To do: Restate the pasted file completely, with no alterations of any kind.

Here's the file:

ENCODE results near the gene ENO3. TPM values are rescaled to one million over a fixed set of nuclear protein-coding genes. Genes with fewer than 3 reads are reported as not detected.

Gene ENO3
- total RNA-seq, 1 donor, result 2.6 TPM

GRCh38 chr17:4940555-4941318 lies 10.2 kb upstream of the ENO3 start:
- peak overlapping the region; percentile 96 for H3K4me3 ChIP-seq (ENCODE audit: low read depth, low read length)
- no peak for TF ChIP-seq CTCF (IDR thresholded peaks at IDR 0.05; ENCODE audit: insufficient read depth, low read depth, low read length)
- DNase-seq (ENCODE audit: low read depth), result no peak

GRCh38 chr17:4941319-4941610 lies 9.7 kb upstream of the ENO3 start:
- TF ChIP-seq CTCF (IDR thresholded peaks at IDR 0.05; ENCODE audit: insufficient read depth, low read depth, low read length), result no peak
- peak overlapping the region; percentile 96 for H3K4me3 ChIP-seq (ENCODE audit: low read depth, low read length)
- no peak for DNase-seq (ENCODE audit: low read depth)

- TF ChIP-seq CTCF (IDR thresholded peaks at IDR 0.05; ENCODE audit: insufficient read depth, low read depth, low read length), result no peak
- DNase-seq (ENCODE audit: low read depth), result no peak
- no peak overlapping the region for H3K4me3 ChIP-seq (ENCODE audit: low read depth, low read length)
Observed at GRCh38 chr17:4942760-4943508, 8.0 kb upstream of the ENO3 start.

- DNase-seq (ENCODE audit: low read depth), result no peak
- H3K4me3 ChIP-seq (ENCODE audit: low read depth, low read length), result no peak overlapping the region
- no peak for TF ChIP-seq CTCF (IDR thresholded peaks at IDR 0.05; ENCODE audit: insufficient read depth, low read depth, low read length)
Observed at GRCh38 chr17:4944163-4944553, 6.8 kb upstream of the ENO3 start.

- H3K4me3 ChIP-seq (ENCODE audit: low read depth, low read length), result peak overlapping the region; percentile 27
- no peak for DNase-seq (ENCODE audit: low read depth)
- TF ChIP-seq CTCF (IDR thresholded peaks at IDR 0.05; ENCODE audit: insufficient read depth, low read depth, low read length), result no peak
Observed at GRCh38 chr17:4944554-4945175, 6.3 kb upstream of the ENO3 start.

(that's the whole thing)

ENCODE results near the gene ENO3. TPM values are rescaled to one million over a fixed set of nuclear protein-coding genes. Genes with fewer than 3 reads are reported as not detected.

Gene ENO3
- total RNA-seq, 1 donor, result 2.6 TPM

GRCh38 chr17:4940555-4941318 lies 10.2 kb upstream of the ENO3 start:
- peak overlapping the region; percentile 96 for H3K4me3 ChIP-seq (ENCODE audit: low read depth, low read length)
- no peak for TF ChIP-seq CTCF (IDR thresholded peaks at IDR 0.05; ENCODE audit: insufficient read depth, low read depth, low read length)
- DNase-seq (ENCODE audit: low read depth), result no peak

GRCh38 chr17:4941319-4941610 lies 9.7 kb upstream of the ENO3 start:
- TF ChIP-seq CTCF (IDR thresholded peaks at IDR 0.05; ENCODE audit: insufficient read depth, low read depth, low read length), result no peak
- peak overlapping the region; percentile 96 for H3K4me3 ChIP-seq (ENCODE audit: low read depth, low read length)
- no peak for DNase-seq (ENCODE audit: low read depth)

- TF ChIP-seq CTCF (IDR thresholded peaks at IDR 0.05; ENCODE audit: insufficient read depth, low read depth, low read length), result no peak
- DNase-seq (ENCODE audit: low read depth), result no peak
- no peak overlapping the region for H3K4me3 ChIP-seq (ENCODE audit: low read depth, low read length)
Observed at GRCh38 chr17:4942760-4943508, 8.0 kb upstream of the ENO3 start.

- DNase-seq (ENCODE audit: low read depth), result no peak
- H3K4me3 ChIP-seq (ENCODE audit: low read depth, low read length), result no peak overlapping the region
- no peak for TF ChIP-seq CTCF (IDR thresholded peaks at IDR 0.05; ENCODE audit: insufficient read depth, low read depth, low read length)
Observed at GRCh38 chr17:4944163-4944553, 6.8 kb upstream of the ENO3 start.

- H3K4me3 ChIP-seq (ENCODE audit: low read depth, low read length), result peak overlapping the region; percentile 27
- no peak for DNase-seq (ENCODE audit: low read depth)
- TF ChIP-seq CTCF (IDR thresholded peaks at IDR 0.05; ENCODE audit: insufficient read depth, low read depth, low read length), result no peak
Observed at GRCh38 chr17:4944554-4945175, 6.3 kb upstream of the ENO3 start.